resistance(temperature)

Article: What Do Overclockers and Supercomputers Have in Common?
By: Adrian (a.delete@this.acm.org), June 22, 2011 5:13 am
Room: Moderated Discussions
Moritz (better@not.tell) on 6/22/11 wrote:
---------------------------
>I understand that heat increases tunneling and the resistance of metal,
>but why of semiconductors?
>I guess most dopant's are available for movement at below 0°C (N_A/D~=n_A/D) ,
>but isn't the rule, that more electrons get available with temperature? what about
>NTC-Thermistors ? Are there more electrons available, but the effect is off-set by collisions, leakage, ?
>

The electrical resistivity of any conducting medium depends both on the concentration of the electricity carriers and of the resistance that opposes to their movement (the reciprocal of the carrier mobility).

The mobility of the carriers in solid or liquid substances almost always decreases with the temperature. Therefore, if the concentration of carriers is constant, the resistivity increases with temperature.

Most semiconductor devices, except for NTC thermistors, are made of doped semiconductors, in order to have a certain predictable carrier concentration. In that case, in a large temperature interval, which includes the operating range of the device, the carrier concentration is almost constant (because the concentration of the thermally-generated carriers is much less than that of the carriers generated by dopant ionization), so the resistivity increases with temperature.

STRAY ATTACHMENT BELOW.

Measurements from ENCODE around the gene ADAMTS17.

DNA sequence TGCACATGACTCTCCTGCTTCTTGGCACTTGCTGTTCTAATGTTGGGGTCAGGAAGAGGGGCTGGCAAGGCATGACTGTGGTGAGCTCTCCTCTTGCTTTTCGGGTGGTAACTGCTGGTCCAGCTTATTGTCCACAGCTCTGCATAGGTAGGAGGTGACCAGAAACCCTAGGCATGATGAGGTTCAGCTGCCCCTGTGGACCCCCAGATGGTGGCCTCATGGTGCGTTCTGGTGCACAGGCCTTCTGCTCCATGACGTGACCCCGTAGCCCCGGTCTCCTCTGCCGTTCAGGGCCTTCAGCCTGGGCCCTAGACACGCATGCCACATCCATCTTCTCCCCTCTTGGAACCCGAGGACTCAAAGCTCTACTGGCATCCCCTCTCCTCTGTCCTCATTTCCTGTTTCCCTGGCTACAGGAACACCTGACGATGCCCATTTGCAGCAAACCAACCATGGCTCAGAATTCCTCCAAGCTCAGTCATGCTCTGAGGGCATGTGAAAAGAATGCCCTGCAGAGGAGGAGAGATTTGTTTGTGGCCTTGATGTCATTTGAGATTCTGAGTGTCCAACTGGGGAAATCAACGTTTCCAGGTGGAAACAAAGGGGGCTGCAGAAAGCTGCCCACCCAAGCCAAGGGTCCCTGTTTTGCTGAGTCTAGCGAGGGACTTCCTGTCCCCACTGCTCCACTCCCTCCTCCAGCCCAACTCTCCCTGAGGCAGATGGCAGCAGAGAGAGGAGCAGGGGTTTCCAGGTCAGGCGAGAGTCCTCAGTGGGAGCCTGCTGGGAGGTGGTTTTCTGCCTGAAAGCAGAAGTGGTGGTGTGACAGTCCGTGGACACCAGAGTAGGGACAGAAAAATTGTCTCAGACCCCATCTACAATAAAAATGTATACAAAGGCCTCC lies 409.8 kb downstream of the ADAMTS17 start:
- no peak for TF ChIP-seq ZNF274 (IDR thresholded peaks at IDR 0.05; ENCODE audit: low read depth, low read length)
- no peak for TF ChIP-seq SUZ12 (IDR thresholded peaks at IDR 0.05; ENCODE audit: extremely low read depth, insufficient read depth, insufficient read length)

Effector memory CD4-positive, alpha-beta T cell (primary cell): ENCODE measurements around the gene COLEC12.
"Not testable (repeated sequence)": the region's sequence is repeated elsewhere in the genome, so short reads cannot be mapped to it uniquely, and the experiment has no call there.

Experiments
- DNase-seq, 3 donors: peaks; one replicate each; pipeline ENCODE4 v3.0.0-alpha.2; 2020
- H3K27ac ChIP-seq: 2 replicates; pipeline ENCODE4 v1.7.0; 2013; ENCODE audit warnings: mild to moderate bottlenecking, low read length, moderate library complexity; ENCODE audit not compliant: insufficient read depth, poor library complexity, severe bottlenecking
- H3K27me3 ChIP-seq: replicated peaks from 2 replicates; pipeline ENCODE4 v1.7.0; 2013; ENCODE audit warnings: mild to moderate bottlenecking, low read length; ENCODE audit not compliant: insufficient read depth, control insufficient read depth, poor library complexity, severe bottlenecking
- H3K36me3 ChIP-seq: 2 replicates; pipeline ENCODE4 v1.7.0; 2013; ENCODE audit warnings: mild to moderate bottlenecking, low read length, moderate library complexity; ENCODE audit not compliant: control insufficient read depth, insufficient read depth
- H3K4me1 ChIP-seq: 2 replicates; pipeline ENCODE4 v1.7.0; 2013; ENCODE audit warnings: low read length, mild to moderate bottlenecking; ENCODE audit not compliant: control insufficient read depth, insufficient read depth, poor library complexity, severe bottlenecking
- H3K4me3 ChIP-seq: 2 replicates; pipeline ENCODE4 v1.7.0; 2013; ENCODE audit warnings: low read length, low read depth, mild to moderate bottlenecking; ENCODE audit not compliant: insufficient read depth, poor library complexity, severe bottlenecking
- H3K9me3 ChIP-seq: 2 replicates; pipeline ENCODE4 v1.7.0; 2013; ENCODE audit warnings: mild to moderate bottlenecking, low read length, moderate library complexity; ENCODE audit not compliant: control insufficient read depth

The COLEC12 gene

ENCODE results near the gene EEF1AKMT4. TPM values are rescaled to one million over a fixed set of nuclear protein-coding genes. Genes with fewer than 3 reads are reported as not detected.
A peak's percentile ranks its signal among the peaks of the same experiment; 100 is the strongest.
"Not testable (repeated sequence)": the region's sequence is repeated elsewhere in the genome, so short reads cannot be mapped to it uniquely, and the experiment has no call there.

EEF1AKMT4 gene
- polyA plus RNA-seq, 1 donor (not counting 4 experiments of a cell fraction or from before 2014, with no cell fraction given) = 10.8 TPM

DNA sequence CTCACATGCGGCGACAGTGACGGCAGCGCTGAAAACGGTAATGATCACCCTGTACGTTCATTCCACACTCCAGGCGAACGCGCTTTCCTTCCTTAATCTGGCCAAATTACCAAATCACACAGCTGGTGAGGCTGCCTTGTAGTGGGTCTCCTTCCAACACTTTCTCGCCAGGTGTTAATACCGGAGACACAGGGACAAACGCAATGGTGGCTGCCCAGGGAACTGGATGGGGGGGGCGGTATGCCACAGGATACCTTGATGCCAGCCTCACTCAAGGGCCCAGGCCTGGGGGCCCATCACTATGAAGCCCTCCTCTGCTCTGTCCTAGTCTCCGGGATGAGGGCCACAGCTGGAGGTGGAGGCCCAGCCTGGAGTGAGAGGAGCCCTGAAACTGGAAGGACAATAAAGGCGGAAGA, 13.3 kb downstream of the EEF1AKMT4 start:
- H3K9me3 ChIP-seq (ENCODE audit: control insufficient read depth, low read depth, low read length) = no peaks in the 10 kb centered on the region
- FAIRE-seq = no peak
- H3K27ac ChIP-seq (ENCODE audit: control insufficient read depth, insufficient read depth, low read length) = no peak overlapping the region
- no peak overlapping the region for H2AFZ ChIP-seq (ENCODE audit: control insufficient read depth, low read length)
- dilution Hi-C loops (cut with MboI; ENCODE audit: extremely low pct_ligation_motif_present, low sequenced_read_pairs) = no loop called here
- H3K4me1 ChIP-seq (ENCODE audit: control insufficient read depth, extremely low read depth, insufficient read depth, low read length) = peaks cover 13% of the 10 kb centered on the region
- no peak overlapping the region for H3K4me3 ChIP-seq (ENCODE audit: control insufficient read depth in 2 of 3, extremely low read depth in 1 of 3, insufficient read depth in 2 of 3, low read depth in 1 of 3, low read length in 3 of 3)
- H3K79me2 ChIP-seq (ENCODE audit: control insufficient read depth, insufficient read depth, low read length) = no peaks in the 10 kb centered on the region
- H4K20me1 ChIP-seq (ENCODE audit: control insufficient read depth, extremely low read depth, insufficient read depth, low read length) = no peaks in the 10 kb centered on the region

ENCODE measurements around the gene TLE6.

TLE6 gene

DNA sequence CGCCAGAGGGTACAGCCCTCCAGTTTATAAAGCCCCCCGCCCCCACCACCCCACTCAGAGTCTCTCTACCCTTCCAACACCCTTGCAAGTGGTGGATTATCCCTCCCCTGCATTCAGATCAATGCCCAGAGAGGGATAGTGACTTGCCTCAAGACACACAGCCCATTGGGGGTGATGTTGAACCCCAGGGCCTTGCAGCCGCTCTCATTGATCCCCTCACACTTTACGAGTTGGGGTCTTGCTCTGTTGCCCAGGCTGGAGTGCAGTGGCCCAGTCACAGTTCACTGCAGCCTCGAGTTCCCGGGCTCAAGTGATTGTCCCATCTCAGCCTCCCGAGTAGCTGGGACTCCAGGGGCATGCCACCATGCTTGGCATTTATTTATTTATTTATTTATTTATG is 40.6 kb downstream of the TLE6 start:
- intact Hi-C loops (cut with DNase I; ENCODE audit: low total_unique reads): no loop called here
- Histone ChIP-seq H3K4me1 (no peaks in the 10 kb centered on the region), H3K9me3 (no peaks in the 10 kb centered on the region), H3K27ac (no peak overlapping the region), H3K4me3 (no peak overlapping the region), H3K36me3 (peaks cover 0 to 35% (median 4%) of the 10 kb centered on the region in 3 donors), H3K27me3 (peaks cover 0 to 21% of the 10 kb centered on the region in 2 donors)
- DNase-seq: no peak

At very low temperatures the resistivity decreases with temperature because the carrier concentration increases due to the ionization of the dopants, while at very high temperatures the resistivity also decreases with temperature because the carrier concentration increases because the concentration of thermally-generated carriers becomes greater than the concentration of the dopants and dominates the total concentration.

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